Stuttering is a speech disorder in which the flow of speech is interrupted by repetitions and/or prolongations of sounds, syllables, words and phrases.
- Repetitions – People who stutter might repeat sounds (s-s-s-sit) and/or words (sit-sit-sit) and/or phrases (I sit-I sit-I sit) and/or complete thoughts (I will sit down-I will sit down-I will sit down)
- Prolongations – A prolongation involves a sound being dragged out for an extended period of time (e.g. I sssssssit)
- Blocks – A block is a long pause where the speaker has difficulty getting a word out (e.g. I (pause) sit)
People who stutter often have physical characteristics in their faces/bodies when they stutter. For example, a person who stutters might close their eyes tightly, move their hands, move their legs or even stand up while in a stuttering moment.
Stuttering can be worse during certain times of day or can be “triggered” by a big life event. For example, some people might stutter more when they are stressed and others might stutter more when they are tired. A child might stutter more when he/she goes back to school after the summer.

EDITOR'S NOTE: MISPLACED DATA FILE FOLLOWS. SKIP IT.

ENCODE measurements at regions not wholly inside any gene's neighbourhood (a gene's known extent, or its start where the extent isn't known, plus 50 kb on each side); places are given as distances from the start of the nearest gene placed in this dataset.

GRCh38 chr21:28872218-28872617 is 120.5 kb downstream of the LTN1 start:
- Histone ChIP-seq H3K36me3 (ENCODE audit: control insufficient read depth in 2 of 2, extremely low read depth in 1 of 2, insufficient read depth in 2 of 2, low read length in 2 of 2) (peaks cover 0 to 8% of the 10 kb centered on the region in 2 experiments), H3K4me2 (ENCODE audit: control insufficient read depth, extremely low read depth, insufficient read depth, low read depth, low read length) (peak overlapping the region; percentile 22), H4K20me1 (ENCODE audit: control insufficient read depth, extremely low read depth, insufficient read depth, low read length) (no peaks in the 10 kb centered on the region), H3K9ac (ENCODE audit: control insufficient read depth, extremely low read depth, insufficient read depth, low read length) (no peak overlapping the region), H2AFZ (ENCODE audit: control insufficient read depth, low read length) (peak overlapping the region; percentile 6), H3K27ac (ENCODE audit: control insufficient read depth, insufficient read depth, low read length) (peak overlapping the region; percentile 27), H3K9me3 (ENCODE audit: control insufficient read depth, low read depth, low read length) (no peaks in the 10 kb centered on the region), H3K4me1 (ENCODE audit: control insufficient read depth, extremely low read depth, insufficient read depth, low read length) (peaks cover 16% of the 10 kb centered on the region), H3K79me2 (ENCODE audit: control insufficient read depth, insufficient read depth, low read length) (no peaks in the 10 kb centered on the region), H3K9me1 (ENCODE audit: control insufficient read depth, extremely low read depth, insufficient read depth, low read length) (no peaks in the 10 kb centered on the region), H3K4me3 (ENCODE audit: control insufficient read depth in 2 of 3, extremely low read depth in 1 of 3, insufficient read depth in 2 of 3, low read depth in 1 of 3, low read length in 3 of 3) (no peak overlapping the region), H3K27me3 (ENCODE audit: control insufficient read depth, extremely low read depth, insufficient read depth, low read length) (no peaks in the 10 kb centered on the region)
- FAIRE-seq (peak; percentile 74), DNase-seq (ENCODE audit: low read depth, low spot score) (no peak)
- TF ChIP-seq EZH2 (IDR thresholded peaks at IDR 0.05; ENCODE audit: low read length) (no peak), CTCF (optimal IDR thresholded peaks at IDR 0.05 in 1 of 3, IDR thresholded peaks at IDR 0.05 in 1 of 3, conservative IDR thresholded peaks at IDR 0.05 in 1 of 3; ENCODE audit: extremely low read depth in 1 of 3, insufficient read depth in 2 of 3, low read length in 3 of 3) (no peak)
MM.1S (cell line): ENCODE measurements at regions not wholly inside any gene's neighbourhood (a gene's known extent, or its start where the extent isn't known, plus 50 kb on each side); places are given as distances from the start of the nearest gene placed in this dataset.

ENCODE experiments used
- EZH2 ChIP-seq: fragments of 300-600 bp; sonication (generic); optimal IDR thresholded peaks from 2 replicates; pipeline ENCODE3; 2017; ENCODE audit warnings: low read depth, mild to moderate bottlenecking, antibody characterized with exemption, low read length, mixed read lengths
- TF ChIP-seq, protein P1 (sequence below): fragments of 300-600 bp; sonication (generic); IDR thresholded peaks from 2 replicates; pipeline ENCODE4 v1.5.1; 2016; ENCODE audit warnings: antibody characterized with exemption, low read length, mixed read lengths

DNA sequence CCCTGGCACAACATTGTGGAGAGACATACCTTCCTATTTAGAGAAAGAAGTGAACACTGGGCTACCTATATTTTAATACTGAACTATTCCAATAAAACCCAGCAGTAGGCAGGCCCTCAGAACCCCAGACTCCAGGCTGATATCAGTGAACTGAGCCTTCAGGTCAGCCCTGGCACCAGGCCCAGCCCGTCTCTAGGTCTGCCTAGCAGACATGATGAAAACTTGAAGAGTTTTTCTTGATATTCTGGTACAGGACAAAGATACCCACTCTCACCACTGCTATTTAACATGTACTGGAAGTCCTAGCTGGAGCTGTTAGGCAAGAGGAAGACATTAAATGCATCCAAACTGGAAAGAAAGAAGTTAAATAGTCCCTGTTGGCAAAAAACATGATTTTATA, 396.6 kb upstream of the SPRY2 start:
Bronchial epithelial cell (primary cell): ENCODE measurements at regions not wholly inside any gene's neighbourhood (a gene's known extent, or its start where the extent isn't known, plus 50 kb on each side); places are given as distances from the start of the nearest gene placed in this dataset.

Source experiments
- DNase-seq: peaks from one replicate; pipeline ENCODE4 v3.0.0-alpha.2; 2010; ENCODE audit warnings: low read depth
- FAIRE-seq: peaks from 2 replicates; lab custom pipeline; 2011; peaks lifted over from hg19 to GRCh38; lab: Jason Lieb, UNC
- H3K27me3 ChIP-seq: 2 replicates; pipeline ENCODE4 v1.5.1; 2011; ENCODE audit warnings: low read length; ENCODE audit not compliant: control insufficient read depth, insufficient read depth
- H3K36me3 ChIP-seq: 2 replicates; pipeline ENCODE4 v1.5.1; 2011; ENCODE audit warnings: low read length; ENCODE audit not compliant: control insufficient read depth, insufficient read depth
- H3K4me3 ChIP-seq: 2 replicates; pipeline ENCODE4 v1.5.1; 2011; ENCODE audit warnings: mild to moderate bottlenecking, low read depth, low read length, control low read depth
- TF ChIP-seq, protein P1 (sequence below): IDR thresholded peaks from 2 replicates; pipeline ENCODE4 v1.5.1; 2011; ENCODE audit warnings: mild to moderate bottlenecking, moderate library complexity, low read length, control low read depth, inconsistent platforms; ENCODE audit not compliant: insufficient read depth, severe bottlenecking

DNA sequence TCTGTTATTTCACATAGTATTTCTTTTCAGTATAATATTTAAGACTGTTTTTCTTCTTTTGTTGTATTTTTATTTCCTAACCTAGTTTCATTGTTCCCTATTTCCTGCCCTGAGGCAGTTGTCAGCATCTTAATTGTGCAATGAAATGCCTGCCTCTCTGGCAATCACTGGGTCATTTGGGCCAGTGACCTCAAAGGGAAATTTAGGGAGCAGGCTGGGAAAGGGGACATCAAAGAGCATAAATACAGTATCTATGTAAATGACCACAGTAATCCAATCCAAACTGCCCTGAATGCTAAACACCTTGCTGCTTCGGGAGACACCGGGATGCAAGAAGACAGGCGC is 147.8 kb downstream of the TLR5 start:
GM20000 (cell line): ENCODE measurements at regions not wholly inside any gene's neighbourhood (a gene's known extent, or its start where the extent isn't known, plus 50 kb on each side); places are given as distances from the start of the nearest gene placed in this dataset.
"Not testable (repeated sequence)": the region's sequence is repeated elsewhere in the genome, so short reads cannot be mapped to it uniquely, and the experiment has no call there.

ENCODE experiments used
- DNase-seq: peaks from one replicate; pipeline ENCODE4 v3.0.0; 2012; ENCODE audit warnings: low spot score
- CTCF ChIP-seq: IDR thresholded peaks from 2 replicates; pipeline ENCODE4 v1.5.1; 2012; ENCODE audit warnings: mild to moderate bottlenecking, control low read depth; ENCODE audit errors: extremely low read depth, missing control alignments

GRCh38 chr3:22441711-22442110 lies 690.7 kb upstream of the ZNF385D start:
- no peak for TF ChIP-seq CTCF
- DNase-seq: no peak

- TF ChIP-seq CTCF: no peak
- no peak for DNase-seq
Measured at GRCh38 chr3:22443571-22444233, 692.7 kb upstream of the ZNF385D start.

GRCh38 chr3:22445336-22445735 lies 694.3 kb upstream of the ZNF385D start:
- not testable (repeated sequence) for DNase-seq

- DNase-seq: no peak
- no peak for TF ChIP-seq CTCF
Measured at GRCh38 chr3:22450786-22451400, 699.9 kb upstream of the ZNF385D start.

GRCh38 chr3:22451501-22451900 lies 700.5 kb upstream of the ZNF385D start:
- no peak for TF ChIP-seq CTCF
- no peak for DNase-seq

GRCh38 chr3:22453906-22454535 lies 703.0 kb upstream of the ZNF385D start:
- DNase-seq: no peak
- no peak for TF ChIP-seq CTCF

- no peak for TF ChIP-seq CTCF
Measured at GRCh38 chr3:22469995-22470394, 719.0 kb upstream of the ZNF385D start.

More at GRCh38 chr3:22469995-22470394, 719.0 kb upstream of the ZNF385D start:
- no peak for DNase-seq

Some people are more at risk for persistent stuttering than others. The following are some risk factors for persistent stuttering:
- Family history of stuttering
- Speech/language difficulties
- Time since onset of stuttering is >12 months
- Age of onset of stuttering is >3 years 6 months
When to seek services?
Seek help for your child’s stuttering if:
- He/she has stuttered for 6-12 months
- His/her stutter worsens
- There is a family history of stuttering
- Your child has another speech/language disorder
What can we do to help?
When children stutter it can often be quite challenging for them to get their messages across. As a result, talking might be very stressful for them. Stuttering can often lead to lowered self esteem and self confidence and ultimately bullying by peers.
At Express Yourself speech, we will teach your child strategies and provide them with tools to help reduce stuttering moments and reduce the stress and anxiety that stuttering might cause. With the involvement of caregivers and home practice, children who stutter will gain the self-esteem required to feel comfortable and confident with speaking.